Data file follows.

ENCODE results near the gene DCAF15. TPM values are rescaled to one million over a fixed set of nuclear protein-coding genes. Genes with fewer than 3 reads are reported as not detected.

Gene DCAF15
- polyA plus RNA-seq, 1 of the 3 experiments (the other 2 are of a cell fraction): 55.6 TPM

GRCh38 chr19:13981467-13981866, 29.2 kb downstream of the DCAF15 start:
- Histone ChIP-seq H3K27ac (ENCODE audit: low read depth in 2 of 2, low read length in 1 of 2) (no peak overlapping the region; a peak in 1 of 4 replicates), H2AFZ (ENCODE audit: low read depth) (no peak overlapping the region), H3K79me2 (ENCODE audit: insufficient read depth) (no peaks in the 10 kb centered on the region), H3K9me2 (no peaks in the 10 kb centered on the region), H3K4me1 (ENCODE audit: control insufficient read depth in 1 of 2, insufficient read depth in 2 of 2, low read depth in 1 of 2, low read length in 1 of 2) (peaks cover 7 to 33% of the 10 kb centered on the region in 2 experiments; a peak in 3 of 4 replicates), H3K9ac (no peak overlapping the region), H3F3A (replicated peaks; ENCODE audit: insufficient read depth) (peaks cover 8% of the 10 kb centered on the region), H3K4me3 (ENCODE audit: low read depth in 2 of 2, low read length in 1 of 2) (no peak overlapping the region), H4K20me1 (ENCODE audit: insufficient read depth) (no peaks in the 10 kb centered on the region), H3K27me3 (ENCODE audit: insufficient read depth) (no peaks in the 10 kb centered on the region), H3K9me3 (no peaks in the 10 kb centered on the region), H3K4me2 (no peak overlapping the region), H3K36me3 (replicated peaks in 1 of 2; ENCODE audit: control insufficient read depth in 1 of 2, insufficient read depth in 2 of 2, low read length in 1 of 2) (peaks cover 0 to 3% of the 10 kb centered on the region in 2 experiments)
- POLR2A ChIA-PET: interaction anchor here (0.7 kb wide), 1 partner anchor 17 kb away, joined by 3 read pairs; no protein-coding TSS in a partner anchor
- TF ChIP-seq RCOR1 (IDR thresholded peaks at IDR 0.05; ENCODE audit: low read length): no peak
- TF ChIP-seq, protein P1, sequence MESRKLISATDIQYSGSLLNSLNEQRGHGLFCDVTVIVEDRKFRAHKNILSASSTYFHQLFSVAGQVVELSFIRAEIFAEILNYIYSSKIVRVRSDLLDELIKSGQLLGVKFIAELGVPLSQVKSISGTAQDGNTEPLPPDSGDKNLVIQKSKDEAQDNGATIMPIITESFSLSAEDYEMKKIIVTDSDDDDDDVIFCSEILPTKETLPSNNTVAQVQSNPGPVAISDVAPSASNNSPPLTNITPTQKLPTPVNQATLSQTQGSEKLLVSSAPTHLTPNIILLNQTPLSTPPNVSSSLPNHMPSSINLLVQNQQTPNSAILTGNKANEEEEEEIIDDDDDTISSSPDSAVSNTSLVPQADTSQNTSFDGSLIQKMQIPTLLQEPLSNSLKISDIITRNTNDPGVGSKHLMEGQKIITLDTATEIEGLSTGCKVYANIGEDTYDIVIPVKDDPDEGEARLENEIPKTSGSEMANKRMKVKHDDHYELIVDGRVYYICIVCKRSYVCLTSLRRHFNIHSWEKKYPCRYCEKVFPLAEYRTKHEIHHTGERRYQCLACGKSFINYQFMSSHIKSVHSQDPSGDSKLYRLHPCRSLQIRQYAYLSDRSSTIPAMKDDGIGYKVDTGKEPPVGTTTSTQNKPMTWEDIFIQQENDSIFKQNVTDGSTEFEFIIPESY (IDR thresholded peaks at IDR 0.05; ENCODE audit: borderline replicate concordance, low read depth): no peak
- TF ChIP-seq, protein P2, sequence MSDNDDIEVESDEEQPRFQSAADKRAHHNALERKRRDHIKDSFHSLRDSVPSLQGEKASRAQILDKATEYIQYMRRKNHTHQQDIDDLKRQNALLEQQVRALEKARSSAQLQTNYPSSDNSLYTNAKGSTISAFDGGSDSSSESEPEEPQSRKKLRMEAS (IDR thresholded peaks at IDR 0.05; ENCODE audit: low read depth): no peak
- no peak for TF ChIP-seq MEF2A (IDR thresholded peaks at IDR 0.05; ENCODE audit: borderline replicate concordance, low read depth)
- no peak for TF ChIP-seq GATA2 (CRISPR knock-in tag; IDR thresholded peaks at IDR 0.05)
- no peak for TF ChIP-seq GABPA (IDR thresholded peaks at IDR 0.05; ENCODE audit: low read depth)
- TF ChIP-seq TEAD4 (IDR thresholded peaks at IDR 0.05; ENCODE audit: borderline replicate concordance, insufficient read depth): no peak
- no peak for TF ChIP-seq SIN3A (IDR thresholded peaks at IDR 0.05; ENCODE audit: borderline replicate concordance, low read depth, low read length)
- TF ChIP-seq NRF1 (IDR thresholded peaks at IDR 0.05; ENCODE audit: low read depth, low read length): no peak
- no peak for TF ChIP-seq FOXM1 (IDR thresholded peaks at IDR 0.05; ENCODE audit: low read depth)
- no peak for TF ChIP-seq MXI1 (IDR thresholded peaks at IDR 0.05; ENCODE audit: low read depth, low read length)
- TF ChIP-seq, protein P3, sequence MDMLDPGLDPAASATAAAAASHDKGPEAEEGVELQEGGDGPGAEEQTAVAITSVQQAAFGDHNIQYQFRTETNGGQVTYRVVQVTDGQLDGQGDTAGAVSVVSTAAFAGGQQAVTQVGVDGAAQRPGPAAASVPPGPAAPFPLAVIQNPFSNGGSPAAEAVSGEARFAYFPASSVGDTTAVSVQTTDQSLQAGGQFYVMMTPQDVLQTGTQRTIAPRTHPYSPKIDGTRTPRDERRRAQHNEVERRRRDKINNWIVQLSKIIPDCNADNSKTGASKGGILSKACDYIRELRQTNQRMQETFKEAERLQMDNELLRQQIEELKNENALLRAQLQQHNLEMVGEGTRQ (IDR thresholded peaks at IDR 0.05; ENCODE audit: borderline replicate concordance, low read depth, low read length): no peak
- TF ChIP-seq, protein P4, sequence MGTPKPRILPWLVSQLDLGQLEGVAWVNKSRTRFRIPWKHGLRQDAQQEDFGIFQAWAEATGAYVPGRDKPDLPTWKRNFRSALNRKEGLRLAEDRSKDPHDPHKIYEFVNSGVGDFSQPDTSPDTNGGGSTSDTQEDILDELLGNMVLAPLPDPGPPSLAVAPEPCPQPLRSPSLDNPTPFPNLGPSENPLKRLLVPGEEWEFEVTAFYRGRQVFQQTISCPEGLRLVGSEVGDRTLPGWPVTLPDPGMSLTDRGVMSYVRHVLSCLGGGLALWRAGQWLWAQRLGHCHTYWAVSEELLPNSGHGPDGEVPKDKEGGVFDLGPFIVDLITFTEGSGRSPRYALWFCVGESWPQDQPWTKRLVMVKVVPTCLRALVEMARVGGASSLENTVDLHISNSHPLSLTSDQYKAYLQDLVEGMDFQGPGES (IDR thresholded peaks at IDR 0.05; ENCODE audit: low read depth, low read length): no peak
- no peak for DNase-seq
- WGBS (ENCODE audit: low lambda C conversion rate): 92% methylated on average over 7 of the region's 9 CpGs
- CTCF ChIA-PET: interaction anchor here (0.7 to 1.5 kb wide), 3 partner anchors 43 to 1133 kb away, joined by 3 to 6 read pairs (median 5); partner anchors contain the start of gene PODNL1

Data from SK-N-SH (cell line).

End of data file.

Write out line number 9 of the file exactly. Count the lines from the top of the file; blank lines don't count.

- TF ChIP-seq, protein P2, sequence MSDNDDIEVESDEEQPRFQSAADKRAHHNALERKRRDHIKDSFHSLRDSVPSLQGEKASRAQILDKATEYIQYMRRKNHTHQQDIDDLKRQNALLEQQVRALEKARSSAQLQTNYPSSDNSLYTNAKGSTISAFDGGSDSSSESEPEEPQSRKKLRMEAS (IDR thresholded peaks at IDR 0.05; ENCODE audit: low read depth): no peak